Do You Love The Company You Work For?

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Last October, Newsweek, along with my firm the Best Practice Institute, published our Most Loved Workplaces list that featured 100 companies—from small to large—that employees, well, loved working for.

This fall, we're doing it again. The goal is to provide employees—and job seekers—accurate information on whether or not workers genuinely love the businesses they're employed by. The list is also a great resource, we think, for bosses at management-challenged firms that hope to change their ways.

Leading up to the October issue, we plan to feature five CEOs whose companies appeared on the inaugural list—and explore what makes them such employee-friendly operations.

We start with Pamela Maynard, CEO of Seattle-based software consulting firm, Avanade, which was Number 31 on last year's list.

Why is all this important? For one thing, it's difficult to recruit and retain top-tier employees in such an uncertain work environment that includes post-COVID rules (Work at home? Work at the office? A combination of the two?) and a very tight labor market. Making sure your employees are happy also translates to the bottom line. According to Harvard Business Review research, the stocks of companies with engaged employees outperform the stock market by 5 percent to 7 percent a year.

"When our people feel loved, when they feel a sense of purpose, when they feel they can be authentic and they belong, there's nothing—I truly believe there is nothing—that we can't accomplish as a business," says Maynard.

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So how do you create a Most Loved Workplace? I asked Maynard, who oversees 50,000 employees. She said it boils down to three key things:

Unite Your Organization Around a Common Objective

One of the first things Maynard did when joining Avanade in 2019 was solidify the company's purpose.

"Our people told us really loudly that they want to know that what they are doing for our clients is making a difference in the world...and it isn't just about bottom-line results," Maynard told me. "They wanted to know that they were having a real human impact. And it's that purpose that inspires us to look beyond the technology and at the human impact."

How did she do that?

For one thing, Maynard and Avanade started working with the National Health Service, UNICEF and the World Health Organization to address critical issues like ventilator supply for COVID patients, fundraising and expanded health care data access. She also removed a volunteer hours cap so employees could work more in their communities.

Maynard also hosted town hall presentations to reassure workers that their well-being was a priority. Plus, she decided to ease up on project timelines so company consultants, during the pandemic, could adjust to disruptions in their home and work lives.

Create a Culture of Innovation

"Having an innovative culture is empowering and extremely attractive to employees," says Maynard. "They love having a purpose for coming to work—especially when it is creating the next generation of technologies."

Some examples: Avanade runs a "Global Innovation Contest" where teams, in partnership with clients, face off. In 2021, the company rolled out its "School of Innovation" for employees, companies and research centers. "Makeathons" in Europe help employees solve "keeping them up at night" business problems by tapping into talent in multiple offices. Avanade also offers code competitions and "geek allowances" are doled out to employees to make sure they are up on the latest tech.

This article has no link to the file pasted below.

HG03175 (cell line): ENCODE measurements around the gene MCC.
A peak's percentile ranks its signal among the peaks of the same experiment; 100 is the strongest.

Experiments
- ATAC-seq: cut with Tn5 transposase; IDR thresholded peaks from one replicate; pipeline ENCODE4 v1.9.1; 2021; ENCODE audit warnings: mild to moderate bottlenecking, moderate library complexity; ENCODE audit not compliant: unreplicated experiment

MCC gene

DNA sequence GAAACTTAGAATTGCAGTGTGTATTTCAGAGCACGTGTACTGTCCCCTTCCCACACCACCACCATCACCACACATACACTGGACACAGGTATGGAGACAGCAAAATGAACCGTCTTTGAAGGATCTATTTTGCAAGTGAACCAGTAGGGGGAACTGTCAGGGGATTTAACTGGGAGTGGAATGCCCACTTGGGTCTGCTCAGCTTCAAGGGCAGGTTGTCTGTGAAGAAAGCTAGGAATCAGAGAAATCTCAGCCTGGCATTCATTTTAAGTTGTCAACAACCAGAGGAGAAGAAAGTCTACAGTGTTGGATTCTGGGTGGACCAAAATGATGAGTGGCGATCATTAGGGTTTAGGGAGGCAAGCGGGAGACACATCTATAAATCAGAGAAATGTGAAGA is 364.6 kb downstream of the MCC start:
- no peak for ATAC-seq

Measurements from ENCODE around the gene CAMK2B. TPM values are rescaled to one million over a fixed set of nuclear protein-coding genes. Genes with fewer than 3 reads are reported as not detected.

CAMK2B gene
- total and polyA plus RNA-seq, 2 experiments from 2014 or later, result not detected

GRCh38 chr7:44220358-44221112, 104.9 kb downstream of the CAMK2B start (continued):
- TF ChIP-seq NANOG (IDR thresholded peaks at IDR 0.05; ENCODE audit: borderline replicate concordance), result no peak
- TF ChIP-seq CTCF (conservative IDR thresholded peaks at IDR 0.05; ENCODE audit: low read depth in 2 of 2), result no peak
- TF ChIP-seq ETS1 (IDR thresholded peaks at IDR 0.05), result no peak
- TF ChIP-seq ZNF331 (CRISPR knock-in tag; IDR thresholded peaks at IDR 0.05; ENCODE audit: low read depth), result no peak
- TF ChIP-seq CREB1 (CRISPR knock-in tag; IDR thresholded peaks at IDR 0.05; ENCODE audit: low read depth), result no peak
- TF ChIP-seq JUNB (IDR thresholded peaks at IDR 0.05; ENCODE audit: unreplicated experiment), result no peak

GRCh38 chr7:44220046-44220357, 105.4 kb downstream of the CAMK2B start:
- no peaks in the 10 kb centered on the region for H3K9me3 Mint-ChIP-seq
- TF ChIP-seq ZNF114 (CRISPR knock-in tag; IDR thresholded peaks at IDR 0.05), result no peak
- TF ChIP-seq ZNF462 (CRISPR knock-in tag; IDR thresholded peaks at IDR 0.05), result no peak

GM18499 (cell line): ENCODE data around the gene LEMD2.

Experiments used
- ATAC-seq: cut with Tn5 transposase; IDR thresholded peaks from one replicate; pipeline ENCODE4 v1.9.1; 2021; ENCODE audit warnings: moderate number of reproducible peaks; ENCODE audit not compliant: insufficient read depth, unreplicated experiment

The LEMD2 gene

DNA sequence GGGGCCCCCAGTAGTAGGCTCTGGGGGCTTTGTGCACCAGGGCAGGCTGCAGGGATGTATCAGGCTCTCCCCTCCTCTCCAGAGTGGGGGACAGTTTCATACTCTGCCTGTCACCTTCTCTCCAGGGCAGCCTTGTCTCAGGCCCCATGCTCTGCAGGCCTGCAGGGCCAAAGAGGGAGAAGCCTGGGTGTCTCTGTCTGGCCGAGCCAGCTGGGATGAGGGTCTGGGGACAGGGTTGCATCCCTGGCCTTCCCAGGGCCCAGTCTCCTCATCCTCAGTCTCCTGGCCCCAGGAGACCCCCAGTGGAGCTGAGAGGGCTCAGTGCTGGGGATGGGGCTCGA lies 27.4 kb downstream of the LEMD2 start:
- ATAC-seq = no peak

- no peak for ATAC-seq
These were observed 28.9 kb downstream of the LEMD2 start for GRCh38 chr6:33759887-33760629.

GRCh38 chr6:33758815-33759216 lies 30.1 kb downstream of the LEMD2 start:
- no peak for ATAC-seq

"I don't think I would get much of an argument that in today's world there is only one speed: fast," Maynard says. "We've seen years' worth of digital transformation squeezed into months, and it's changed the way we and our clients want and need to innovate."

She adds: "The reality for our clients—and for all of us, really—is that what worked before won't necessarily take us where we need to go in the future."

Diversity and Inclusion

Avanade's people-first culture is reflected in its external partnerships with organizations such as UNICEF. But how do they demonstrate that commitment internally?

When George Floyd was murdered in May of 2020, Avanade hosted a series of employee-led discussions around systemic racism and discrimination that attracted over 700 of their employees. On the day of Floyd's funeral, Avanade employees had the day off to reflect and grieve.

Avanade also focuses on its hiring process. "The technology industry has really struggled to attract more women into STEM careers, more diverse talent into careers in technology," Maynard says. "As one of few Black CEOs in the industry, I really do feel a personal responsibility to leave the industry in a much more inclusive and diverse way than I found it."

Maynard made it a priority to build an inclusive and diverse team that, she told me, "Starts with gender and race, but goes way beyond that."

Avanade hired a Chief Diversity & Inclusion Officer, who helped support numerous employee networks, and created leadership and development programs. The company also changed its talent acquisition process with the goal of removing bias.

"Leaders," says Maynard, "have a responsibility to assure our teams that they know and feel they belong and what they do really matters."

Louis Carter is founder and CEO of the Best Practice Institute and author of more than 10 leadership/management books including In Great Company (McGraw Hill, 2019). See Lou's full interview with Pamela Maynard here.